There was a strange garden here, full of flowers and plants, all growing strongly in the absence of sunlight. Large trees hid the sky with their leaves and their roots grew wild and made for treacherous walking. I could almost see my companion sweat.
In a small clearing there were several square stones set in a pattern and as we walked upon one it shifted under our weight. Setting ourselves to the task of lifting the heavy stone it took us several minutes of hard work but it finally lifted and toppled over as we pushed it aside. I turned my light onto the ground and found a coin. It looked and felt different from our present currency but it was too dark to see much of it. It joined the business card in my pocket.
There was nothing here and I sat down unsteadily. As I did my hand found support on the stone we had removed and my eyes opened wide. I recalled another passage I had read in the journal.

The lighthouse was not a wasted trip. When I came up to the building I could hear it was already occupied and not by anyone I wished to meet. The sounds of a fight, clashing of steel and loud curses filled the small space inside. I could smell rum and spilled blood, a body was lying on the ground, arm outstretched to sea. As I stood there in the shadows of the boulders I saw the shape of two men staggering in a last effort to slay the other. It was bad luck that the lantern on the shelf fell and set the rum afire but there was nothing I could do.. nor did I want to try. As the fire started feeding on the old timbers the last man fell and a scrap of paper came fluttering out carried by the updraft. I caught it hoping against hope then left the place in a hurry.
The page was indeed what I had come for and I was glad to have retrieved it from the thief who stole it but now must find a better hiding spot for it.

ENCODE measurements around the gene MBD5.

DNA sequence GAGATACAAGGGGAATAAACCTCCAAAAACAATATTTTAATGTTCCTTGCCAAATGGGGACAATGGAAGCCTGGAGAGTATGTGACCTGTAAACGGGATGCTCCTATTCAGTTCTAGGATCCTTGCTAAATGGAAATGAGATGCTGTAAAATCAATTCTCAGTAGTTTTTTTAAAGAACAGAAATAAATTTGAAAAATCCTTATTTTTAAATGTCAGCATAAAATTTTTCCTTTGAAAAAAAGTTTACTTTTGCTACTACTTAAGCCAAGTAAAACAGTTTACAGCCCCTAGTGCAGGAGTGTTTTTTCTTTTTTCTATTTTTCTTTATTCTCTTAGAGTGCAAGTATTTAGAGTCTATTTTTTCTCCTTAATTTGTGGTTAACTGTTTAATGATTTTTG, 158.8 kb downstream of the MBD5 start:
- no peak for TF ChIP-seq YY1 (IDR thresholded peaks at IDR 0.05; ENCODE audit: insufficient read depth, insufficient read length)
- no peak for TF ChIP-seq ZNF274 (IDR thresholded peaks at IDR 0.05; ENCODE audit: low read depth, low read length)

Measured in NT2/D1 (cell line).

We go to the Queen's, one of those heavy stones will be perfect for my plans.

A Queen again. So this was the right place, it could not be a coincidence to see the word repeated so often. Shifting my weight to get off the ground my fingers felt indentations in the underside of the stone that felt too regular to be anything else than…. Yes! It was writing!

I of D N33dl3

I wasn't sure what to make of that but since we seemed to have found all we were going to, we left the place and made our way down the steep hill to the water to join the ship once again. On the way the answer came to me as the crewmate offhandedly mentioned he had lost one of his shirt buttons in the climb. We set sail as soon as we boarded and headed through the channel to the northern side of the island.

6- Stonehendge - Eye of the Needle

The wind was blowing hard as we reached the top of the rocky mountain. It was a desolate place yet it enchanted me. Far down below I could see a few small villages and just beyond those the sea and our ship anchored off the shore. Looking south-west a larger mountain stood in our view. The crewmate had come along once again and noticing where I was looking, mentioned that at the top of this tall peak was Sutter's Camp. Apparently I would find the Gaskill in that area.

Why would captain Conch wish to come all the way up here I wondered so I started searching for the answer. After a while I found some carving on a wall of the Eye.

I recalled the page I had been reading just before we arrived.

The captain left the ship alone this time saying he would be gone only a few hours. He took a hammer and chisel from the tool chest but I've no idea why. As I kept watch in the dark, I thought I saw a lantern on the side of the mountain, slowly working it's way up. If that were himself he was on a dangerous mission, those slopes are steep at day, worse at night. I could only watch and hope he did not break his fool's neck. I was fond of the old man, he had after all raised me from a brat and taught me to read and write. He also gave me my name saying that John Rose was not fit for a pirate, so John the Heartless I became.